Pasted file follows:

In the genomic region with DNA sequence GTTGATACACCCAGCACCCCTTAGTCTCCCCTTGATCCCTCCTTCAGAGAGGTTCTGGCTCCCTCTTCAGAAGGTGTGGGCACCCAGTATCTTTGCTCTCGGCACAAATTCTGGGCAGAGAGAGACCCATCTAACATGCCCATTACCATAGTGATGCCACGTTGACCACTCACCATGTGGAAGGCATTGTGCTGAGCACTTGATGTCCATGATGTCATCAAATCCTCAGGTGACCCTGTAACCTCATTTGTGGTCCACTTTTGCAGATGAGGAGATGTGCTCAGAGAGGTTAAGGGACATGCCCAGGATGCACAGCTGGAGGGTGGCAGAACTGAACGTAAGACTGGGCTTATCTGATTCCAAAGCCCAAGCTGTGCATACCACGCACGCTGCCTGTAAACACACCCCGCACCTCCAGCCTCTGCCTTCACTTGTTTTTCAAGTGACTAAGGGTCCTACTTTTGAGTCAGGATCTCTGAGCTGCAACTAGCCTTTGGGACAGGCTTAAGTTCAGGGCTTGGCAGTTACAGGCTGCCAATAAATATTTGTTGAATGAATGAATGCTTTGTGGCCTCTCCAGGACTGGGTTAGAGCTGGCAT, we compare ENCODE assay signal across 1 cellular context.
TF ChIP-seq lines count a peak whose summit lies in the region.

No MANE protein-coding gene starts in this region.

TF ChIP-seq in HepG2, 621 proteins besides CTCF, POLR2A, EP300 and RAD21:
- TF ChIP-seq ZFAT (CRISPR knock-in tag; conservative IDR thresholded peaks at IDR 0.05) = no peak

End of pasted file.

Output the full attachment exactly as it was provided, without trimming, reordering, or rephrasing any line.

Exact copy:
In the genomic region with DNA sequence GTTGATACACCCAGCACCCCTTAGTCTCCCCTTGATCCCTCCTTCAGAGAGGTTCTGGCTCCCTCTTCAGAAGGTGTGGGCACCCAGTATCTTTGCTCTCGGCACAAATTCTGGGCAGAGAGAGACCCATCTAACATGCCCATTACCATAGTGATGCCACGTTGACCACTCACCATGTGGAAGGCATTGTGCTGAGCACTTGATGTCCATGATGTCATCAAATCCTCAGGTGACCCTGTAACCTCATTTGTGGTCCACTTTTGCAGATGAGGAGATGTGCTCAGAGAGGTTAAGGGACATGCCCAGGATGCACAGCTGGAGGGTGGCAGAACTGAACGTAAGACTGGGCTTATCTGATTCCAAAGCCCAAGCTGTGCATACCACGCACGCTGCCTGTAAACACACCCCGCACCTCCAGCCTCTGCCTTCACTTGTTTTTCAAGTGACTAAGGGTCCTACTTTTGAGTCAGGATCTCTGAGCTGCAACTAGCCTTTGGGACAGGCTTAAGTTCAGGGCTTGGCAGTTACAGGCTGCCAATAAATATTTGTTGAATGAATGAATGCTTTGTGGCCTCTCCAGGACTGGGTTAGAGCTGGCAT, we compare ENCODE assay signal across 1 cellular context.
TF ChIP-seq lines count a peak whose summit lies in the region.

No MANE protein-coding gene starts in this region.

TF ChIP-seq in HepG2, 621 proteins besides CTCF, POLR2A, EP300 and RAD21:
- TF ChIP-seq ZFAT (CRISPR knock-in tag; conservative IDR thresholded peaks at IDR 0.05) = no peak